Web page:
“What’s the matter?” Mothball asked. “Look like a mum what’s lost her kiddies, ya do.”

Master George looked at Tick, dark thunderclouds gathering in his eyes.

“What?” Tick asked, taking a step back.

“Have you taken any pieces out of this Wand?” Master George asked, his tone accusatory.

“Huh?” Tick looked over at Sofia, then Paul. Both of them shrugged their shoulders. “No. I didn’t even know you could open it up.”

Master George looked like he didn’t believe him. “Young man, you are telling me you used this Barrier Wand to wink yourself and these good people to this place?”

“Um . . . yes, sir,” Tick stammered, worried he was in serious trouble.

Master George harrumphed and paced around the room, mumbling to himself, throwing his arms up in frustration as if he were in a great argument. He looked like a gorilla on a rampage.

“What in the name of Reality Prime’s wrong with ya, Master George?” Mothball asked.

Master George stopped, turning sharply to face the group. “My dear fellow Realitants—because you are all most certainly full-fledged members now—you have all witnessed something that could very well change the Realities forever. Tick, my good man, have you ever had anything remarkable happen before in your life? Something quite . . . miraculous, if you will?”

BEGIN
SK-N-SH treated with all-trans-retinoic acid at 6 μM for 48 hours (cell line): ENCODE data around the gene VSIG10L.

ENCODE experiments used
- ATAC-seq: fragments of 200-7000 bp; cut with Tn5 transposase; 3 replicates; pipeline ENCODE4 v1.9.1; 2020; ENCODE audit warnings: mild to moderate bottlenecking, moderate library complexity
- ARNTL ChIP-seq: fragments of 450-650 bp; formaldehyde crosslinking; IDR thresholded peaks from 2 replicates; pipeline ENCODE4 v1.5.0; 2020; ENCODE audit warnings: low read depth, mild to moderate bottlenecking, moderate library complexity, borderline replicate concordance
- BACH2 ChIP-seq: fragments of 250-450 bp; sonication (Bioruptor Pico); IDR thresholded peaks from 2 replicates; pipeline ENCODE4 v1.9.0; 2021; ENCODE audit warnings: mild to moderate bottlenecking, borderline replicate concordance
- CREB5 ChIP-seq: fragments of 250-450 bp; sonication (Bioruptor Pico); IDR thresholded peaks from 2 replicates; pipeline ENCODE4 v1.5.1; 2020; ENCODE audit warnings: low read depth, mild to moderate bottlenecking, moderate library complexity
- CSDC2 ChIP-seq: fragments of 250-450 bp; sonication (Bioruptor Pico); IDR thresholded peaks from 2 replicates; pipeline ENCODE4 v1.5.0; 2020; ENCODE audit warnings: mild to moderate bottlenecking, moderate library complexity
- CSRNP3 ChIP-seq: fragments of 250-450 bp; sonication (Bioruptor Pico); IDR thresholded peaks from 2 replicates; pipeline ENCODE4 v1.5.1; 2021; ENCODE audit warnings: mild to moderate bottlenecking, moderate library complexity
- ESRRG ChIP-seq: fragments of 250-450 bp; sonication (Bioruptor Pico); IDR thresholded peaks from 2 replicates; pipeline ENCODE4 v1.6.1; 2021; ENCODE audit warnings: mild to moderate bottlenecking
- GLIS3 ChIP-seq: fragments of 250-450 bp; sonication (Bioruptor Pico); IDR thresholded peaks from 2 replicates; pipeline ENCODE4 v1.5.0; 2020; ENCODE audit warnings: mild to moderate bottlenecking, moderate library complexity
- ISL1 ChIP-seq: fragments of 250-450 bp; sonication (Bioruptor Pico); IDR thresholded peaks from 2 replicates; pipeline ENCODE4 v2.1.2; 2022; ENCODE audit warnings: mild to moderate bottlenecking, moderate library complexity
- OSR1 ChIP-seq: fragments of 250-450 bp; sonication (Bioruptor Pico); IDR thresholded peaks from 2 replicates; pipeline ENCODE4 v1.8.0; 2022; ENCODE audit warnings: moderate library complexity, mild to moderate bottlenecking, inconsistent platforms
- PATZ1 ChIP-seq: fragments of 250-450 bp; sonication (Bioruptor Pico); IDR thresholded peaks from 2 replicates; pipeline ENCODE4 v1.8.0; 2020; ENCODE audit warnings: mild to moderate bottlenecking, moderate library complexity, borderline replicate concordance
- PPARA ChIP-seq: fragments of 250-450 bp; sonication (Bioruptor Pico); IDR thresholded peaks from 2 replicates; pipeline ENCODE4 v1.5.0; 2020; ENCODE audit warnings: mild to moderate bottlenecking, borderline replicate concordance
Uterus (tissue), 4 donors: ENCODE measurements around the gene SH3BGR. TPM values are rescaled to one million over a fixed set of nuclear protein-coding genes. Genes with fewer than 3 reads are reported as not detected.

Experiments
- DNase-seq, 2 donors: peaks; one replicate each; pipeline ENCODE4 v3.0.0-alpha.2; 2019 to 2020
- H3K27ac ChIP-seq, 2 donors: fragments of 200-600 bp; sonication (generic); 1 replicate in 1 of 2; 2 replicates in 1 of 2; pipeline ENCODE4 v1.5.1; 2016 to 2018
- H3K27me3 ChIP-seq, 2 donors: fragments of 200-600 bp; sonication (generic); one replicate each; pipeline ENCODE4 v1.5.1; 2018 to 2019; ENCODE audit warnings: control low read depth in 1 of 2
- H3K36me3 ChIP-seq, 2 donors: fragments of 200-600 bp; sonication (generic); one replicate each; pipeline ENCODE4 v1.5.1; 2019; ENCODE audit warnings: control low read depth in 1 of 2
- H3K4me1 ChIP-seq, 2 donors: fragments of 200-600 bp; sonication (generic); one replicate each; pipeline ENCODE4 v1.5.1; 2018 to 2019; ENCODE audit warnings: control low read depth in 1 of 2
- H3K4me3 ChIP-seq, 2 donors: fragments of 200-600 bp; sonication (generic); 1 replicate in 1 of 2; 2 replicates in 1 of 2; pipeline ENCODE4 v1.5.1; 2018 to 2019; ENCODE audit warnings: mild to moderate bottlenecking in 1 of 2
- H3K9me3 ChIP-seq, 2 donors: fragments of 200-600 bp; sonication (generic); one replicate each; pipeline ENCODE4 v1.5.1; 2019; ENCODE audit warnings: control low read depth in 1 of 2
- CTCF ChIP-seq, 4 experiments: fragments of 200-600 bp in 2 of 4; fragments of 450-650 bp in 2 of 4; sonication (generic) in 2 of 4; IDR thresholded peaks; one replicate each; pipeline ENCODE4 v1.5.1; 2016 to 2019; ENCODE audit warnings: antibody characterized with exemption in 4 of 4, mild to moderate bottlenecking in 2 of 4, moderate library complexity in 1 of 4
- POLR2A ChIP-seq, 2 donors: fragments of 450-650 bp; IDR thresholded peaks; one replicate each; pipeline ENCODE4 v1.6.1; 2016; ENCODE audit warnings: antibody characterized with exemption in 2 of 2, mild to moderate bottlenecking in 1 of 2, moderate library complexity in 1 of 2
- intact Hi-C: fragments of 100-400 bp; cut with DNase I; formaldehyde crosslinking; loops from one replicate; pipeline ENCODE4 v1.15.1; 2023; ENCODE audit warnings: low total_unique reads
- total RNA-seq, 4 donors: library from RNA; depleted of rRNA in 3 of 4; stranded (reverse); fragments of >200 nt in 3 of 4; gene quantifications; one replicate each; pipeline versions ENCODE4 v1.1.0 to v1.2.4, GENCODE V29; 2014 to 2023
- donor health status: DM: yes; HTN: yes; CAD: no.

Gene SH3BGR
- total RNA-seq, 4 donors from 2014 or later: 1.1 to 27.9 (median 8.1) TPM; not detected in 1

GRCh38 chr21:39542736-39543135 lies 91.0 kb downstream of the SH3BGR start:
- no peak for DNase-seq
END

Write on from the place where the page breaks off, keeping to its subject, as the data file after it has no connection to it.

“Why? What do you mean?” Tick thought of the incident with the letter from Master George that Kayla had burned, and its magical return as though it had never happened. But he didn’t want to say anything about it, feeling suddenly very embarrassed and confused.

“I don’t know what I mean, actually,” Master George said. “But you’ve just done something that defies logic.”

“What are you talking about?” Paul asked. “What did Tick do?”

Master George held up the Barrier Wand for everyone to look at. “This Wand is missing its Chi’karda Drive.” He paused, waiting for a response, as if he’d just revealed a mystery recipe stolen from the Keebler elves, but only Mothball and Rutger reacted, exchanging a startled glance with each other before turning to stare at Tick.